At the 6th Canadian Screen Awards in 2018, Oldring won the award for Best Actor in a Web Program or Series for his performance in the show's CBC Comedy video series.[21]


  1. ^ a b c Natasha Lederman, CBC Radio satirical show 'This Is That' sparks as much outrage as laughs. The Globe and Mail, June 21, 2011. Retrieved September 10, 2011.
  2. ^ CBC Radio One Releases Fall Lineup. Broadcaster, September 6, 2011. Retrieved September 10, 2011.
  3. ^ a b "After 9 seasons, This Is That says farewell (seriously)". This Is That, September 26, 2018.
  4. ^ "This Is That: The Live, Improvised, and Last Episode". CBC Radio. Retrieved April 23, 2019.
  5. ^ @TheCurrentCBC (September 25, 2019). "SATIRE" (Tweet) – via Twitter.
  6. ^ @TheCurrentCBC (October 3, 2019). "SATIRE" (Tweet) – via Twitter.
  7. ^ @TheCurrentCBC (October 18, 2019). "@thepatkelly @poldring @CBCThisIsThat If you missed our latest election satire instalment (and we must stress the S…" (Tweet) – via Twitter.
  8. ^ @TheCurrentCBC (October 21, 2019). "@CBCThisIsThat @thepatkelly @poldring Listen to our final This is That election segment here:" (Tweet) – via Twitter.
  9. ^ James Brotheridge, It’s All Lies: Radio comedy goes newsy on This Is That Archived March 23, 2012, at the Wayback Machine. Prairie Dog Magazine, August 11, 2011. Retrieved September 10, 2011.
  10. ^ Vu, Liem (June 29, 2010). "CTV purchases the set from 'Friends' (well, according to 'This Is That')". National Post. Archived from the original on January 29, 2013. Retrieved October 4, 2017.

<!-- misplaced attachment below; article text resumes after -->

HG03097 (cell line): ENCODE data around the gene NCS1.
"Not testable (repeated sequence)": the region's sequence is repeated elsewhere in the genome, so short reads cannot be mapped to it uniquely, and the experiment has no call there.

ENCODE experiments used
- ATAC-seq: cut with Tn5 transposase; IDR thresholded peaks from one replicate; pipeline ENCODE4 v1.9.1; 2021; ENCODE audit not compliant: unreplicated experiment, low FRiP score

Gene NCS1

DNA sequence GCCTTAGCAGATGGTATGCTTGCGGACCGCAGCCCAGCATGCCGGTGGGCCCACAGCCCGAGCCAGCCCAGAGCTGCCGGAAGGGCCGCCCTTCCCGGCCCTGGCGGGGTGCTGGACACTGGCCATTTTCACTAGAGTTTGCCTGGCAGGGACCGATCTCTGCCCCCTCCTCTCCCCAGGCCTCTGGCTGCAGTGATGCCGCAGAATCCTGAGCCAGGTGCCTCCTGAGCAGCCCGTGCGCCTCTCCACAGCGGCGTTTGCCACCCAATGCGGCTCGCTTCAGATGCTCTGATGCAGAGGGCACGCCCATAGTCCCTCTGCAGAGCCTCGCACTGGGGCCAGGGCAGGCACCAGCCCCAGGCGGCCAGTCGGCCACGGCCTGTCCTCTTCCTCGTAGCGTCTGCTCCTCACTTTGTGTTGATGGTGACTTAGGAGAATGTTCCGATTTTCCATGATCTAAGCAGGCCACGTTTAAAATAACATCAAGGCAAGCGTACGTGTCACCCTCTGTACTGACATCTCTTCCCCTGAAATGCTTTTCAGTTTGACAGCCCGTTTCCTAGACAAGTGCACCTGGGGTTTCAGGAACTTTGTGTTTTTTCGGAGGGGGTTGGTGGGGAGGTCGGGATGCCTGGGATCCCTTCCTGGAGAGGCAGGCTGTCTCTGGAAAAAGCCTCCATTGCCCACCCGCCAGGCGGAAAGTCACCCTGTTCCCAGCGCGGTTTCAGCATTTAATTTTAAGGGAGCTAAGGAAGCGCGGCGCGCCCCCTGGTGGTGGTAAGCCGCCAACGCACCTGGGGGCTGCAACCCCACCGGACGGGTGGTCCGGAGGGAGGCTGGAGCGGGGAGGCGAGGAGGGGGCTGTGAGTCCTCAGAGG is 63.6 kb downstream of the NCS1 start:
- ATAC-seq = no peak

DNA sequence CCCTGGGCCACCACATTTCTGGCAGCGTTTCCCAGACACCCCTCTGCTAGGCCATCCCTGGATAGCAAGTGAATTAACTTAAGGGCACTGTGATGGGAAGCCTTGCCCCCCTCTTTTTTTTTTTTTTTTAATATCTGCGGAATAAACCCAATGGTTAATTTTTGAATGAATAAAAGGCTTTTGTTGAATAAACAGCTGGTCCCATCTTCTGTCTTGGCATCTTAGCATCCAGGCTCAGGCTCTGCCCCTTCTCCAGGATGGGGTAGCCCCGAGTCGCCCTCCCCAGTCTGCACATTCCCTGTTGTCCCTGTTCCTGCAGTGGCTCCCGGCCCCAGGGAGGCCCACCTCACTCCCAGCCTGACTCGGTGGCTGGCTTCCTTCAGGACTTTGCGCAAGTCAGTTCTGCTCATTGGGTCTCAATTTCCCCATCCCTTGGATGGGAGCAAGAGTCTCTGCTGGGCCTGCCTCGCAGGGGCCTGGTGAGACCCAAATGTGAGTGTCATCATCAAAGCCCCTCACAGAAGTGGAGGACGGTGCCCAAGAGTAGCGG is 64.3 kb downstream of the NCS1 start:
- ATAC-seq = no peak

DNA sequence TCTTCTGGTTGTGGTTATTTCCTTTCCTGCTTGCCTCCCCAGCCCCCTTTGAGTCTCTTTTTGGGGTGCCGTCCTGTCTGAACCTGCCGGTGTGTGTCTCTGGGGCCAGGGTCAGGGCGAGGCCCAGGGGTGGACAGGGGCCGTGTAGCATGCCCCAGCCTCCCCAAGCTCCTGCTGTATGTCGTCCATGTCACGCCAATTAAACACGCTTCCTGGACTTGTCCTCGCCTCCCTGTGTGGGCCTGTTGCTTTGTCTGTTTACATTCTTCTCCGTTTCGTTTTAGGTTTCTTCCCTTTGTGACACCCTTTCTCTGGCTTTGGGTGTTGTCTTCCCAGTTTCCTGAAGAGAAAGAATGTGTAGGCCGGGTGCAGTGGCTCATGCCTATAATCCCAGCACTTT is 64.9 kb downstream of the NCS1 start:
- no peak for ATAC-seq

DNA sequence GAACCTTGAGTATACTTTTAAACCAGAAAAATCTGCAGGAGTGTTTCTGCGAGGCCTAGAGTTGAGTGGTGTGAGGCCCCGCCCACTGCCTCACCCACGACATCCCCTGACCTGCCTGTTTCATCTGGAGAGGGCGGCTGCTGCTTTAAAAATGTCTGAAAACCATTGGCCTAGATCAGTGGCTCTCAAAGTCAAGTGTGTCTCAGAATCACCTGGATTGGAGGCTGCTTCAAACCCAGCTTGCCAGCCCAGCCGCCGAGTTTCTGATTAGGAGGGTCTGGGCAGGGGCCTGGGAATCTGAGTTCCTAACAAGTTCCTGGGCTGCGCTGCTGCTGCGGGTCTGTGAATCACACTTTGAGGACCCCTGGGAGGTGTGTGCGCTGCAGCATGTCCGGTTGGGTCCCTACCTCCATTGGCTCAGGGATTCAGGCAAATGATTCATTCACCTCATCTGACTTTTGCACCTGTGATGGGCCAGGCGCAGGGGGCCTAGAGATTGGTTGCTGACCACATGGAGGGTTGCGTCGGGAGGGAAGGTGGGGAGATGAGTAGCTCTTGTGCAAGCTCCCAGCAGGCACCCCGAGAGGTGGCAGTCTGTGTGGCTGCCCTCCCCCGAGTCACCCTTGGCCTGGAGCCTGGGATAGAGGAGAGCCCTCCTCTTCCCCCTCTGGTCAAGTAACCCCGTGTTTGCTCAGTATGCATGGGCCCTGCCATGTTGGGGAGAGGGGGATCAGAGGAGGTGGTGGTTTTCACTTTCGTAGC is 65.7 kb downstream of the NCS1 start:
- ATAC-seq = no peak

11. ^ "CTV Buys "Friends" Set". This is That. CBC Radio. June 28, 2010. Archived from the original on July 11, 2010. Retrieved October 4, 2017.
  12. ^ Fulford, Robert (January 2, 2012). "This Is That is worth tuning in for". National Post. Archived from the original on January 29, 2013.
  13. ^ a b CBC Radio show strikes again with ball-less soccer satire, by John Bowman, at (via; published September 6, 2013; archived October 3, 2013; retrieved March 9, 2015
  14. ^ John Bowman (September 19, 2013). "CBC Radio bilingual dog parody fools the internet". Retrieved December 22, 2014.
  15. ^ "Harper’s Magazine reports joke story as real, blames ‘nefarious CBC’". National Post, January 14, 2013.
  16. ^ "CBC Radio Satire On 'No-Ball' Soccer League Fools Everyone - SportsGrid". Archived from the original on September 7, 2013. Retrieved December 22, 2014.
  17. ^ Jonathan Jones. "Invisible art: the gallery hoax that shows how much we hate the rich". the Guardian. Retrieved December 22, 2014.
  18. ^ 2011 Canadian Comedy Award Winners. Torontoist, October 18, 2011.
  19. ^ sifr4. "Canadian Comedy Awards Festival - Award Winners". Archived from the original on December 22, 2014. Retrieved December 22, 2014.{{cite web}}: CS1 maint: numeric names: authors list (link)
  20. ^ a b "New York Festivals". Archived from the original on December 22, 2014. Retrieved December 22, 2014.
  21. ^ "Andrew Phung, Peter Oldring, Wynonna Earp Digital, Secret Alberta doc win Canadian Screen Awards". Calgary Herald, March 9, 2018.